Why is everybody all a buzz about a chain of command being broken in the federal government? Indeed, there are other people (lots of other people) who will eagerly step up in an emergency, especially in a military or defense situation.
Now, there’s a civics issue involved here, so let’s discuss it.
What is the chain of command in a defense situation? I need clarity on this issue. As best as I can determine, we must have a civilian Cabinet Secretary of Defense at the top of the command, right under the President, who is the Commander-in-Chief of the Armed Forces. So, it looks like this:
Chain of Command
Secretary of Defense (a civilian whom the Senate must approve)
Deputy Secretary of Defense
Office of the Secretary of Defense
Office of the Inspector General
Joint Chiefs of Staff
Military Departments (Army, Navy, Marines, Air Force, Space Force)
Joint Chiefs of Staff
Senior Officers in each Military Branch
For those who wonder about the Coast Guard, it is a federal law enforcement agency and part of the Armed Forces. It is not a part of the Dept. of Defense.
What the Constitution Says
When the head of a department is unavailable, there must be another person in charge. Look back up at the chain of command. Who is at the top of the list? The Commander-in-Chief must know when someone cannot fulfill their duties, even for a few minutes. Why? Because our safety-yours and mine- is at stake. Our Founders took this very seriously.
Article II, Section 2: “The President shall be Commander in Chief of the Army and Navy of the United States, and of the Militia of the several States, when called into the actual Service of the United States; he may require the Opinion, in writing, of the principal Officer in each of the executive Departments, upon any Subject relating to the Duties of their respective Offices…”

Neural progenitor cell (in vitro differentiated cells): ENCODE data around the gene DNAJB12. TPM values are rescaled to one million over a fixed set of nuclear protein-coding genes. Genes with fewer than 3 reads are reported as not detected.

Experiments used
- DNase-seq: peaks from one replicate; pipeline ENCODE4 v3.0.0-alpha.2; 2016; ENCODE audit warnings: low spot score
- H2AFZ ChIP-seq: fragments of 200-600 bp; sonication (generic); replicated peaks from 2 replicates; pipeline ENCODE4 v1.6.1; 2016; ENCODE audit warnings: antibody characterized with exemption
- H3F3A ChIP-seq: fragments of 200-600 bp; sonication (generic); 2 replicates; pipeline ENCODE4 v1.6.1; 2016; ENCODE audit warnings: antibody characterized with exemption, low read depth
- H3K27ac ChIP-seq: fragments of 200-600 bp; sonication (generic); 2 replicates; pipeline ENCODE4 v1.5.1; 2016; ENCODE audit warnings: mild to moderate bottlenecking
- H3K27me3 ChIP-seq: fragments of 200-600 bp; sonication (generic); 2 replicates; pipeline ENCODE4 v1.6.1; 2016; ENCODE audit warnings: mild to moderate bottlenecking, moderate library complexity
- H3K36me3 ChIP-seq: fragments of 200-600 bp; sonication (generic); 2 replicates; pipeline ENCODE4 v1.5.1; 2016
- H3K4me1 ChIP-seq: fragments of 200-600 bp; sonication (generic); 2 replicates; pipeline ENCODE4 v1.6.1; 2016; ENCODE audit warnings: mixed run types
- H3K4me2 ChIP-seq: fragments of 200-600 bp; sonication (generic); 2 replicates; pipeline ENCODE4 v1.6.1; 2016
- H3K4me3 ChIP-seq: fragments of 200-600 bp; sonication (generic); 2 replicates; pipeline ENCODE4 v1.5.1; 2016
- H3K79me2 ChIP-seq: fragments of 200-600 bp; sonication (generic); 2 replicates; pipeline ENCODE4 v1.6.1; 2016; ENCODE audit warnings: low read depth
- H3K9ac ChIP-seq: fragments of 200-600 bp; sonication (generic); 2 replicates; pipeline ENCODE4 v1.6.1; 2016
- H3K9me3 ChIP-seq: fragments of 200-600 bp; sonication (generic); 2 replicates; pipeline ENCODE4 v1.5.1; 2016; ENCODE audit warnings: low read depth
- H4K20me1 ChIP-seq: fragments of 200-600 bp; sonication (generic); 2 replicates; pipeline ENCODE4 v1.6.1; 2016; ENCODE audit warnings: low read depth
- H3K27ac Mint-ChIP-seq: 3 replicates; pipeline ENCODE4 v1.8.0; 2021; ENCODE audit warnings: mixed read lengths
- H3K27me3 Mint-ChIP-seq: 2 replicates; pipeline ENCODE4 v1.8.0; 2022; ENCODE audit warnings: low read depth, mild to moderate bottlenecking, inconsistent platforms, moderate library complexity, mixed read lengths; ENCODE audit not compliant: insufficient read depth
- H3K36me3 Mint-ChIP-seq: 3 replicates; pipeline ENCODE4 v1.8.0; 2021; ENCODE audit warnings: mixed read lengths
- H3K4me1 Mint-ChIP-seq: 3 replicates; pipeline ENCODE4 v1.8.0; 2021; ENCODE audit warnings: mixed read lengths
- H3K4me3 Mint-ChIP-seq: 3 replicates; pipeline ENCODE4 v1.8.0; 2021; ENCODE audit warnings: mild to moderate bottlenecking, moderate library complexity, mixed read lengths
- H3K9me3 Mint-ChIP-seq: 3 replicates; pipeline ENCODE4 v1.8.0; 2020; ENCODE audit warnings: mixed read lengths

“The Congress shall have Power To . . . raise and support Armies, but no Appropriation of Money to that Use shall be for a longer Term than two Years…” is found in Article I, Section 8, clause 12.
Article I, Section 8, clause 13 “[The Congress shall have Power . . . ] To provide and maintain a Navy; “
Sixth In Line for the Presidency
According to the Presidential Succession Act of 1947, the Secretary of Defense is sixth in line for the presidency.
While we have various levels of capable people to “mind the store” in the absence of a top official, it is safe to conclude that the names and whereabouts of the personnel in charge must be known at all times. It’s part of the job description, and all who are responsible for the Defense of our country know this. Ultimately, We the People must know the Chain of Command is secure. Surely, if we don’t know, our enemies do.
This is Common Sense Civics and Citizenship.🇺🇸
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